"In a word, Christ did not represent the world, but the men whom his Father gave him out of the world, John xvii. 6."
Thomas Bell. A Treatise on the Covenant of Works and Grace, pp. 190-191


  1. I prefer to use the Nicene Creed to prove the orthodoxy of Limited Atonement.

    It says referring to the Father that He is "Maker of heaven and earth, And of all things visible and invisible", and then referring to Jesus Christ, it says that He is "Begotten of his Father before all worlds" and by Him "all things were made: Who for us men, and for our salvation came down from heaven..."

    In other words, there are no additional, contingent or backup salvation plans made subsequently, but rather there is only one eternal plan. It is fully sufficient for salvation and it applies only to "us". I should say also that the Nicene Creed proves that this plan is irrevocable, irresistible and persevering for those to whom it applies. The Nicene Creed is really so clear that proof from Reformation era documents is unnecessary.

  2. Hudson,
    Not to get into whether the Nicene Creed teaches a clear understanding of Limited Atonement... assuming it does then why do you think most Anglican jurisdictions as well as Lutheran and all of Rome (all who confess the N.C.) deny this doctrine and hold to an Arminian understanding of Christ's death?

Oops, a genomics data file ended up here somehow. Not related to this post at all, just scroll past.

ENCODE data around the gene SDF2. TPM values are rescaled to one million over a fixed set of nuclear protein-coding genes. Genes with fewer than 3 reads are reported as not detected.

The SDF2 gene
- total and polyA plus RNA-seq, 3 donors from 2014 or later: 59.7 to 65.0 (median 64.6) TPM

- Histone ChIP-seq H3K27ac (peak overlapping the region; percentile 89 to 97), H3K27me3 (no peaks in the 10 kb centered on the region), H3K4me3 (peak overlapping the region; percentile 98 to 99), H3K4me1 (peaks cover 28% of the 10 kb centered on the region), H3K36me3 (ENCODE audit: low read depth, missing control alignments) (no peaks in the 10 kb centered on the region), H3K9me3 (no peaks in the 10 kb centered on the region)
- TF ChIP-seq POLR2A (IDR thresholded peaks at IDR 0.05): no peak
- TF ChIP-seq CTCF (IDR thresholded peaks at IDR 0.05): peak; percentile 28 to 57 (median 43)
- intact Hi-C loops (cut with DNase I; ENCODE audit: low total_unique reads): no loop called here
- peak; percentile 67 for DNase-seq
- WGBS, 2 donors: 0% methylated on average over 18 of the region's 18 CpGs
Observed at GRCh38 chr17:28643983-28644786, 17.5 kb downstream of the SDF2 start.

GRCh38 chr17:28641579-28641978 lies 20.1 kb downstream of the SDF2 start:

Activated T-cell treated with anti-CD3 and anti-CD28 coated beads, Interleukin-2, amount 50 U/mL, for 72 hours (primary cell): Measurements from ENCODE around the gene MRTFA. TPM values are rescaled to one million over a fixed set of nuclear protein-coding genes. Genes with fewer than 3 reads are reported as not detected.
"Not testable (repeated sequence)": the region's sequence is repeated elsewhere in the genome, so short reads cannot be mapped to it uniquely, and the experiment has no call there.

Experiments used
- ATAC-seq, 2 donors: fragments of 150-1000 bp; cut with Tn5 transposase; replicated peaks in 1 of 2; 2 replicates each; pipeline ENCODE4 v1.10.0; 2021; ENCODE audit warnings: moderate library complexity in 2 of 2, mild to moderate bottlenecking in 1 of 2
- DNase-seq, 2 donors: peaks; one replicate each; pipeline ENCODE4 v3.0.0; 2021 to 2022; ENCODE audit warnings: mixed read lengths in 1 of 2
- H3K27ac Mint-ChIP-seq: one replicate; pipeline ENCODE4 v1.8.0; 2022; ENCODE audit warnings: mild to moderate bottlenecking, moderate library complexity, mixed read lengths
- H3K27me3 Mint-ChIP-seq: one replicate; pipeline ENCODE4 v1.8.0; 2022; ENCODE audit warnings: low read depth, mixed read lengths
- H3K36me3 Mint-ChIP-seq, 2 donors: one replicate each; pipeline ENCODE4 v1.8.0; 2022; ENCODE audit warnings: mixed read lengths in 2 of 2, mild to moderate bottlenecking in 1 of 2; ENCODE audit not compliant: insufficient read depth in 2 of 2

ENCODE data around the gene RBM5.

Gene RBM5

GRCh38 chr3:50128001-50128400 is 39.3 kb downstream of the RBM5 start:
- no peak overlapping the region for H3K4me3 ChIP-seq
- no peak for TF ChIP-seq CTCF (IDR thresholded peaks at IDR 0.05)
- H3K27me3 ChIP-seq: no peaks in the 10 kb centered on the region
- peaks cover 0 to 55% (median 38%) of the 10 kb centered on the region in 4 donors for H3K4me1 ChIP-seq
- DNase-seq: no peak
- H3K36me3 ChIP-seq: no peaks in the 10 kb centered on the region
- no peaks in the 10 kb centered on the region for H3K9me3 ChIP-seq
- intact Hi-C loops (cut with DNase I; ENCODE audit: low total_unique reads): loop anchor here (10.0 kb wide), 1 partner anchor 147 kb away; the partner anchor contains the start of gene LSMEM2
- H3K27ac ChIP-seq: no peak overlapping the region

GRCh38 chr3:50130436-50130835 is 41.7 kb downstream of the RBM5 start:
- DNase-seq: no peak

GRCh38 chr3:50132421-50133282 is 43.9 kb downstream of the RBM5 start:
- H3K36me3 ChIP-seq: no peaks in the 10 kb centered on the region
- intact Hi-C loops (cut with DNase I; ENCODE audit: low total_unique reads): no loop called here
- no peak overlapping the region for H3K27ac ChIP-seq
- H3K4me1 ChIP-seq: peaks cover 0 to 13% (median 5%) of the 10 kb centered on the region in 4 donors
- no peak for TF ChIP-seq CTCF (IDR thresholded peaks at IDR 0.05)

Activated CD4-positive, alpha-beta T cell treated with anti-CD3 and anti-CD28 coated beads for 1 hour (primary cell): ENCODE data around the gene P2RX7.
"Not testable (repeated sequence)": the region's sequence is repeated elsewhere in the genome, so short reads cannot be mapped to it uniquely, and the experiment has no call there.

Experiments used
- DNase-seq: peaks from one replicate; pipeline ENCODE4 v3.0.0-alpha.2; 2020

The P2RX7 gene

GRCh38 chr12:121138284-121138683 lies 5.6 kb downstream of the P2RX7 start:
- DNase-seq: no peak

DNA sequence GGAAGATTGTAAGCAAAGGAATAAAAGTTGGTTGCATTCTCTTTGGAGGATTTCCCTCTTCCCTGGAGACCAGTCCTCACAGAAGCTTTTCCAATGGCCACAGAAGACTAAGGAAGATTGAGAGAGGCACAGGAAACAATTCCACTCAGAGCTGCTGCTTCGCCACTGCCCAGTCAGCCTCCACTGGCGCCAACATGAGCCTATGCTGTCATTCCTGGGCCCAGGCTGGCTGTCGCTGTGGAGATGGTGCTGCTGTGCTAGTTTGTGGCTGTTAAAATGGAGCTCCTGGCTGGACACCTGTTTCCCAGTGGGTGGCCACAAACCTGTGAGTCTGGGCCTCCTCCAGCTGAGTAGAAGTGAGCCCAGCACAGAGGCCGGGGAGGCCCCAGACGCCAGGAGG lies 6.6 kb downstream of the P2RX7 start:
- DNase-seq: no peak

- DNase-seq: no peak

3. My point is that if you wish to convince a man of the truth, it's wise to teach him from a text that he might regard as authoritative, if known to him, rather than from a text that he will automatically reject. Among most Christians and even Presbyterians, many will have memorized the Nicene creed, and yet because they have not been properly taught few will recognize it as clearly teaching the doctrines of the Reformation vis-a-vis the Plan of Salvation (eg. Predestination, Election and Reprobation). This is not the fault of the creed itself. For those whose ears are shut, having the form of a sound confession is just a vanity. The same goes for Lutherans and RCs. The proof of this hypothesis is found with the PCUSA which obviously has rejected both the creeds and the Reformed confessions.